Skeptical Inquirer — Feature
Progressophobia: Why Things Are Better Than You Think They Are
by Steven Pinker
Intellectuals dislike the very idea of progress. Our own mental bugs also distort our understanding of the world, blinding us to improvements in the human condition underway globally—and to the ideas that have made them possible.
Trauma and Taboo: Traumatic Memories Are Alive and Well and Eating Your Innards Out
by Robert Stern
Percival Lowell and the Canals of Mars
by Matthew J. Sharps
The ‘canals’ of Mars don’t exist, and they never did; yet they were repeatedly reported and defended as scientific realities by many great astronomers. Why?
The Curious Question of Ghost Taxonomy
Sorry, ‘Theistic Science’ Is Not Science
by Brian Bolton
The 1849 Balvullich Ice Fall
by Randall J. Osczevski
by H. Sidky
The decades-long academic assault on science has bewildered the American public about the role and function of science, promoted anti-intellectualism, and politically empowered purveyors of supernaturalism and paranormal beliefs.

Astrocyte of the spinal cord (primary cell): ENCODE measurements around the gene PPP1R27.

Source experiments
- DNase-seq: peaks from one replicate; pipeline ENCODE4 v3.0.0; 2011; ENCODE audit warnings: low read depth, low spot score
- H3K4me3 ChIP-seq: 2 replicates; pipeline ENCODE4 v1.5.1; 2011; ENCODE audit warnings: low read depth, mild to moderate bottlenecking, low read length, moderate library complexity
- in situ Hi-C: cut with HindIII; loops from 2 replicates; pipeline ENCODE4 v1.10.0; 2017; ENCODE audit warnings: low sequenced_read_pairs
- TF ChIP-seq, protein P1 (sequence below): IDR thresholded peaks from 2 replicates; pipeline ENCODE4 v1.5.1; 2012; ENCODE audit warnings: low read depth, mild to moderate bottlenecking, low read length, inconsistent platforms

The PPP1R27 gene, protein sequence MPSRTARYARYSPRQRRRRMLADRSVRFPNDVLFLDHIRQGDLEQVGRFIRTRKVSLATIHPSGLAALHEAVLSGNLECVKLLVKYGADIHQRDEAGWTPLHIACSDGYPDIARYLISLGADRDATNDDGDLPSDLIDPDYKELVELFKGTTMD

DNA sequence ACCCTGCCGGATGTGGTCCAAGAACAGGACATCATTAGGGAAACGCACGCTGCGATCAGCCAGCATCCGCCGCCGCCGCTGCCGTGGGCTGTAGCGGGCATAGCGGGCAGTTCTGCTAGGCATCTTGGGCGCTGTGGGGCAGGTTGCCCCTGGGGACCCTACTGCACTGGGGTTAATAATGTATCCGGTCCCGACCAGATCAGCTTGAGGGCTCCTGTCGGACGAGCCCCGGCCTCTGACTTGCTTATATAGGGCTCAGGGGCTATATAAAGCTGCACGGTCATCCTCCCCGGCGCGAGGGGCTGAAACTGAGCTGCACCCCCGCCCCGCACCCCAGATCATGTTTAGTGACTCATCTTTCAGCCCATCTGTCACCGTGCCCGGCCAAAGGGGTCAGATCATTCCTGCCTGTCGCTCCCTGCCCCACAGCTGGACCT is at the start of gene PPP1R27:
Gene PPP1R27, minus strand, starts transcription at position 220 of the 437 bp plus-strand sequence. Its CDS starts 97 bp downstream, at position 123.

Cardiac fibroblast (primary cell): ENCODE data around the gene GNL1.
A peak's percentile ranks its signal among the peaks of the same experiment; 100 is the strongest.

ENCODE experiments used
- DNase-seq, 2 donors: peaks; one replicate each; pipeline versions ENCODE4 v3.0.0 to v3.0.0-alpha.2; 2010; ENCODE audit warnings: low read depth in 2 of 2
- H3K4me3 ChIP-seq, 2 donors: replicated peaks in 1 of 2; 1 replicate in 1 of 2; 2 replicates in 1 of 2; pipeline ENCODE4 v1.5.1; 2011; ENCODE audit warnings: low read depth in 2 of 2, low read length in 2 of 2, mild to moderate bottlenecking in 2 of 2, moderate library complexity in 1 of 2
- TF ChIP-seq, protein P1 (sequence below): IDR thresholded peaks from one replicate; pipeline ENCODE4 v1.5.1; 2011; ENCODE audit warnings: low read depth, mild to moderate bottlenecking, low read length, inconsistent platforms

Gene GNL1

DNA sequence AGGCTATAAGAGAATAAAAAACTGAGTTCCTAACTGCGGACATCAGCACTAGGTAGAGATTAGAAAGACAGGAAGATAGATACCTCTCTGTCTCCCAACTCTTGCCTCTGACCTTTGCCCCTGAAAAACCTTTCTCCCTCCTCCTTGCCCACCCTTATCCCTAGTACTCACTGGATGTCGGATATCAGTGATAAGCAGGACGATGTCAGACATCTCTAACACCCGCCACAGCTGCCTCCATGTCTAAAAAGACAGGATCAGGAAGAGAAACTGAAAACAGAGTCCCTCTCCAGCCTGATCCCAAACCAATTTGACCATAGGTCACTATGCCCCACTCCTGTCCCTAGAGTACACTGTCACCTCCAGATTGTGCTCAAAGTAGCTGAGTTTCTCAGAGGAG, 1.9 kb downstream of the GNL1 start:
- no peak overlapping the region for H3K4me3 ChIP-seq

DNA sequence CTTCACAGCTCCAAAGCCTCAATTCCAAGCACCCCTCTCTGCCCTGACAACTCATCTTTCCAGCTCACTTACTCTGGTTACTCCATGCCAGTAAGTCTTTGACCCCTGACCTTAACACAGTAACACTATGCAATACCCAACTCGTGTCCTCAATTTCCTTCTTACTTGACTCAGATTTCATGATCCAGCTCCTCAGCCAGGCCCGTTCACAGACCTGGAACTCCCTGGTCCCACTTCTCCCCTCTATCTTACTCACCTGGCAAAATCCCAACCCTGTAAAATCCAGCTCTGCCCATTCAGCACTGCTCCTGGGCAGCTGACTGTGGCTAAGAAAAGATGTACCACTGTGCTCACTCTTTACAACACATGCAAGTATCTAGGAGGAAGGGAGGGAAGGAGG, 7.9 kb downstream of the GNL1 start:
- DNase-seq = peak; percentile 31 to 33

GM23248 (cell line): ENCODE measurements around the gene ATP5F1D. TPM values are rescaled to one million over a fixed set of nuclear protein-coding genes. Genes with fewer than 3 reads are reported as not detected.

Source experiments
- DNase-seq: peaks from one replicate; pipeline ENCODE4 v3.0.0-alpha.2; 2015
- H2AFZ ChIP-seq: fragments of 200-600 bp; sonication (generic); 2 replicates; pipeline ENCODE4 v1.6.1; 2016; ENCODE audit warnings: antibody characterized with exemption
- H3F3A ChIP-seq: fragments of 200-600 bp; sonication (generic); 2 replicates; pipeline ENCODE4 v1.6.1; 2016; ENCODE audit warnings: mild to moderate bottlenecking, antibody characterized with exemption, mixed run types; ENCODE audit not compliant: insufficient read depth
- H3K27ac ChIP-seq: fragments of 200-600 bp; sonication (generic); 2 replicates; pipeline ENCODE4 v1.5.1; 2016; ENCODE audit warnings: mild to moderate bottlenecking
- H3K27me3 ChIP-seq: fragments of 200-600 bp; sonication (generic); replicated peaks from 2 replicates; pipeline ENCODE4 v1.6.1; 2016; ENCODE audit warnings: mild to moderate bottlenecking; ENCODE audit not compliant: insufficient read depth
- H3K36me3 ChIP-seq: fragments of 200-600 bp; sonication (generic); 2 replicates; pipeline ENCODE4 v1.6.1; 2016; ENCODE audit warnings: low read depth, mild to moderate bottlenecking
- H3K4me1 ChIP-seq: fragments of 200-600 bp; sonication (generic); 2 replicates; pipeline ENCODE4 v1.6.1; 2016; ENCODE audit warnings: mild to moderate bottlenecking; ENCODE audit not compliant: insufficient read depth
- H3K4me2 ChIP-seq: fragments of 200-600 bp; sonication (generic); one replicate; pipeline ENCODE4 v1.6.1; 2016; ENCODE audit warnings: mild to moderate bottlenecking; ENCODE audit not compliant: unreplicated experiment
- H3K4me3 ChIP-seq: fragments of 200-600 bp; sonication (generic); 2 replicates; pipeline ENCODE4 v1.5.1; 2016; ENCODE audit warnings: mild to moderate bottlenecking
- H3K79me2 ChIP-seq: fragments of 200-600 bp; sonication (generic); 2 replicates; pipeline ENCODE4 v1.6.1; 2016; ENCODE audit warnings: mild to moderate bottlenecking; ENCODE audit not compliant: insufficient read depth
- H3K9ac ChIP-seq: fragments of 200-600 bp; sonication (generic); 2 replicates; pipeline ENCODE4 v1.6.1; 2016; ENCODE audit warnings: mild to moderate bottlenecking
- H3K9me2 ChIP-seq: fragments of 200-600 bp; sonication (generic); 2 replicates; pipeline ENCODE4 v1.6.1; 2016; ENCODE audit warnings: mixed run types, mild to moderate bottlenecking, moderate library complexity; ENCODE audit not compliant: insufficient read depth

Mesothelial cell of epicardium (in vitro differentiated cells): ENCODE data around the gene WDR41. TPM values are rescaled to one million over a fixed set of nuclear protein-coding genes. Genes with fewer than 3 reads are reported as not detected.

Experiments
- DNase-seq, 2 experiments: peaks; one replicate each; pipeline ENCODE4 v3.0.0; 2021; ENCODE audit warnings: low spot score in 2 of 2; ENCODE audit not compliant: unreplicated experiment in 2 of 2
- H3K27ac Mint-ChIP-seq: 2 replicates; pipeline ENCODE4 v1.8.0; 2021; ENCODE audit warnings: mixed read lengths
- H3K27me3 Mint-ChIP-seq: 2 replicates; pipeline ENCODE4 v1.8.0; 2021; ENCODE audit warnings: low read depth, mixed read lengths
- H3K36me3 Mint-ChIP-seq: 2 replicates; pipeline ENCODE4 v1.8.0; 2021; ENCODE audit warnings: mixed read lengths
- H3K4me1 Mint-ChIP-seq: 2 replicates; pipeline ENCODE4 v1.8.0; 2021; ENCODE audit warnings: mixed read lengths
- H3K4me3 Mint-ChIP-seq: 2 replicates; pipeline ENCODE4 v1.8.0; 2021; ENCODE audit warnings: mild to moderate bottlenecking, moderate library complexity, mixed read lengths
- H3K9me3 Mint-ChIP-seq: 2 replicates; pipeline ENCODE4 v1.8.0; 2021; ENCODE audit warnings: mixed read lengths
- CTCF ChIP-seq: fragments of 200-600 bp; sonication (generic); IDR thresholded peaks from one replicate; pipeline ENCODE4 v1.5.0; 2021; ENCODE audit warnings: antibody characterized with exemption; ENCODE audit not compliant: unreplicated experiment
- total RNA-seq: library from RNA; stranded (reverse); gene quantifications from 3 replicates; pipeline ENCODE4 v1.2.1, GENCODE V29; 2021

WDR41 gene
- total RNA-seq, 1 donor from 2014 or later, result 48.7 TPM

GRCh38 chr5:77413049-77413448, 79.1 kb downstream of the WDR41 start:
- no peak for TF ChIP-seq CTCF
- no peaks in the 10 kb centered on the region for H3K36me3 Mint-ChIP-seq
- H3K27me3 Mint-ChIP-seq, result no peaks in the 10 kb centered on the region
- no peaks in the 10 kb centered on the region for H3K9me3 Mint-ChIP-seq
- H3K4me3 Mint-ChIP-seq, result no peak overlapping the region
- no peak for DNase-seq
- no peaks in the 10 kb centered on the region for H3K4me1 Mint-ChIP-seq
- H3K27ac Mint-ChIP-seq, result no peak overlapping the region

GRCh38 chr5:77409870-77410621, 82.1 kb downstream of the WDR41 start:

Here’s a geologist’s critical analysis of false perceptions held by many creationists about the origin of the Grand Canyon and the age of the Earth.
Drug Therapy Hype: The Misuse of Data
There are several flagrant examples of hype from cancer and cardiac therapy. The drugs Avastin and Opdivo, which have serious problems, have been greatly overhyped.
Colin Wilson’s Idiosyncratic Literary Legacy
by Brett Taylor
Rather than creating a glorious new literature of pos- itive art, Colin Wilson delivered an odd mix of dodgy philosophy, pulp novels, and paranormal studies— the latter often downright silly.
The most serious implication is that Daryl Bem, a famous and well-respected psychologist, has been guilty of “an unethical manipulation of data in search of statistical significance” to support claims of the paranormal.
by Bertha Vazquez and Christopher Freidhoff
A high school biology teacher asked the Richard Dawkins Foundation for Reason & Science (a division of the Center for Inquiry) a series of questions about teaching evolution. Bertha Vazquez, director the foundation’s Teacher Institute for Evolutionary Science (TIES), answered.
by Amy Frushour Kelly